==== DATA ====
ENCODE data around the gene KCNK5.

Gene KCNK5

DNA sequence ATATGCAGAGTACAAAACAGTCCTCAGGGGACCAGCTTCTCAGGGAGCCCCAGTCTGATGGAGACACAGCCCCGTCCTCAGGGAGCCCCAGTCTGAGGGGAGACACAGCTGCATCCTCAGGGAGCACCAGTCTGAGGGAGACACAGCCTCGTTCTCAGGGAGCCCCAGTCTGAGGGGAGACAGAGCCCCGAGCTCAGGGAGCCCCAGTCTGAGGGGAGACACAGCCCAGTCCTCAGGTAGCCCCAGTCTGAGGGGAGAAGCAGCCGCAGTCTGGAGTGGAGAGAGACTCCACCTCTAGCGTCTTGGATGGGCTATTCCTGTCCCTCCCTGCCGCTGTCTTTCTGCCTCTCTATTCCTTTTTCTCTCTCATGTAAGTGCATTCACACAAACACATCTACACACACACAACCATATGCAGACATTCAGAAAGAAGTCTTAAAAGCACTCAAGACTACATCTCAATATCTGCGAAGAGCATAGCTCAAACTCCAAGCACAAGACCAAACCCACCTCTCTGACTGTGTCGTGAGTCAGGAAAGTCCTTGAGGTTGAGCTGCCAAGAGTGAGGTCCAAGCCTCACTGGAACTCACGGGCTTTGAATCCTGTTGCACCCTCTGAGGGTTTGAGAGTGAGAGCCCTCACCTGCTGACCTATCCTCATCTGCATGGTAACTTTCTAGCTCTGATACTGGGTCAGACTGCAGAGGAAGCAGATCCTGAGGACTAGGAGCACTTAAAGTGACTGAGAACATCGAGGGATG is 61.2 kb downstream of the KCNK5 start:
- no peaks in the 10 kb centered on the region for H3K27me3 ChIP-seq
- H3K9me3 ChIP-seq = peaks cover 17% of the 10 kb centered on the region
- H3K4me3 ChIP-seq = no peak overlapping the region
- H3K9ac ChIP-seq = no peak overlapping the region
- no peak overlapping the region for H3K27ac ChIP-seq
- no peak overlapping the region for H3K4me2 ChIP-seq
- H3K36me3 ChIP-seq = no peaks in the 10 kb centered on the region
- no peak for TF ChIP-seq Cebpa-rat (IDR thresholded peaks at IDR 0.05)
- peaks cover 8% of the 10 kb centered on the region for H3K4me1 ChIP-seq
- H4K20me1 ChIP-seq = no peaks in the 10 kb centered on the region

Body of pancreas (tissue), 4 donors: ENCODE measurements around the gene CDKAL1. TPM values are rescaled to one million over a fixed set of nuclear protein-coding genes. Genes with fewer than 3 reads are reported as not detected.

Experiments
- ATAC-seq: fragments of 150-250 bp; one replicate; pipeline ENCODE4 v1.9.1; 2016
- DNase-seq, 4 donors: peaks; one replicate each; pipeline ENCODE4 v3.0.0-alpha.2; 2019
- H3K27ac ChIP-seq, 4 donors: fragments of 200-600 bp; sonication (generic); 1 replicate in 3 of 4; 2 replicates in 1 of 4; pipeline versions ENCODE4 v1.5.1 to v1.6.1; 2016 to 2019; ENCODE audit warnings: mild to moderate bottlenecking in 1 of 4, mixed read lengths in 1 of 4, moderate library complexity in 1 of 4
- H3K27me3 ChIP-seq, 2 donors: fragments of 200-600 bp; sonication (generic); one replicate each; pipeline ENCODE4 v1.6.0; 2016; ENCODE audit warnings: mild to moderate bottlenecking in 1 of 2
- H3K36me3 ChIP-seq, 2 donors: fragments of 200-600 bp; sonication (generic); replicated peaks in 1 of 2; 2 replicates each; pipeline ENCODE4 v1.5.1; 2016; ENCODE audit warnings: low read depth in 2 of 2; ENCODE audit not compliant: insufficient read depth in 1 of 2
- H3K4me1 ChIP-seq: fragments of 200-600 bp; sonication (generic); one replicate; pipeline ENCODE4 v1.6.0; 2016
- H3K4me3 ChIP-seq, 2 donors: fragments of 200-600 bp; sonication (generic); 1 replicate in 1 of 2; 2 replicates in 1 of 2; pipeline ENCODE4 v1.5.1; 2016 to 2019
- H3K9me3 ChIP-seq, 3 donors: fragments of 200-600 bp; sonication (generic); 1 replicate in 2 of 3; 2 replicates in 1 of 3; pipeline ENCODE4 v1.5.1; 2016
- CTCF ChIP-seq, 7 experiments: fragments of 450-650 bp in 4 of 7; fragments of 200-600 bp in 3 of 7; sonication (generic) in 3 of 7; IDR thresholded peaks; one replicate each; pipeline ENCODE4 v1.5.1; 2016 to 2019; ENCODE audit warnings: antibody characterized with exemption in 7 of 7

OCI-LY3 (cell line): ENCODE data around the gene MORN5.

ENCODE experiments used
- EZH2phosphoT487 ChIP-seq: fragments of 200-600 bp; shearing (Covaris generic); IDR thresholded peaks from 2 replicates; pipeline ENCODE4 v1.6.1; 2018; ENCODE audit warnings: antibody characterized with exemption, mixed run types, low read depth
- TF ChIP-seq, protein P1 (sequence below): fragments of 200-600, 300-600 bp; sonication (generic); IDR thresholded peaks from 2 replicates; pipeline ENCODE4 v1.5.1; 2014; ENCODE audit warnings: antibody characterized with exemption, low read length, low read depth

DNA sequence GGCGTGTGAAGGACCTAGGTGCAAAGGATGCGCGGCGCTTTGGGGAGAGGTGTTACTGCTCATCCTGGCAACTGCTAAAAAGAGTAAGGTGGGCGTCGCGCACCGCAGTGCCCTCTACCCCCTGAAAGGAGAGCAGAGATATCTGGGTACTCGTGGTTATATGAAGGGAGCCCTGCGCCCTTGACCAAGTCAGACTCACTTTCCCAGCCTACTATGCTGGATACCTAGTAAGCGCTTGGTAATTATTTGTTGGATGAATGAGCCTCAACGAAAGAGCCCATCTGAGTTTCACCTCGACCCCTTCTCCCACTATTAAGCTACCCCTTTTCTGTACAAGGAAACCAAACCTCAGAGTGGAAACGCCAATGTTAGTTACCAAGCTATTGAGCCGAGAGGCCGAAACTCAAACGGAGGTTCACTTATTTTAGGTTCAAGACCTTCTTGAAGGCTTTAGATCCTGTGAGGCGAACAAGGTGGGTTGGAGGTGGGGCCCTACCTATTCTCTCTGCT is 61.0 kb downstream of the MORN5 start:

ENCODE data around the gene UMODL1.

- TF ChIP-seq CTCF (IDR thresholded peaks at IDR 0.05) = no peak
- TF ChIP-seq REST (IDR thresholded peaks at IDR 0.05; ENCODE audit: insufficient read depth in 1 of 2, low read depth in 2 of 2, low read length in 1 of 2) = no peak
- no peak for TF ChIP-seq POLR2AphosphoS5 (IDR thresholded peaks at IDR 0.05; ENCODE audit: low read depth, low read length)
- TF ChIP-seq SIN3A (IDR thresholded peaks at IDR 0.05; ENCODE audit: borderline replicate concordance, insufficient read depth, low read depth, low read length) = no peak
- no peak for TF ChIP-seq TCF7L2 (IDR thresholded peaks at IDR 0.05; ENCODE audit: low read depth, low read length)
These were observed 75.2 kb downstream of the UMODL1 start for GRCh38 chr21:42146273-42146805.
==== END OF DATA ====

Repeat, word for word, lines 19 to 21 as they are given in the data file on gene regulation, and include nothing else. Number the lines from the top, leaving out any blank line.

- H3K27me3 ChIP-seq, 2 donors: fragments of 200-600 bp; sonication (generic); one replicate each; pipeline ENCODE4 v1.6.0; 2016; ENCODE audit warnings: mild to moderate bottlenecking in 1 of 2
- H3K36me3 ChIP-seq, 2 donors: fragments of 200-600 bp; sonication (generic); replicated peaks in 1 of 2; 2 replicates each; pipeline ENCODE4 v1.5.1; 2016; ENCODE audit warnings: low read depth in 2 of 2; ENCODE audit not compliant: insufficient read depth in 1 of 2
- H3K4me1 ChIP-seq: fragments of 200-600 bp; sonication (generic); one replicate; pipeline ENCODE4 v1.6.0; 2016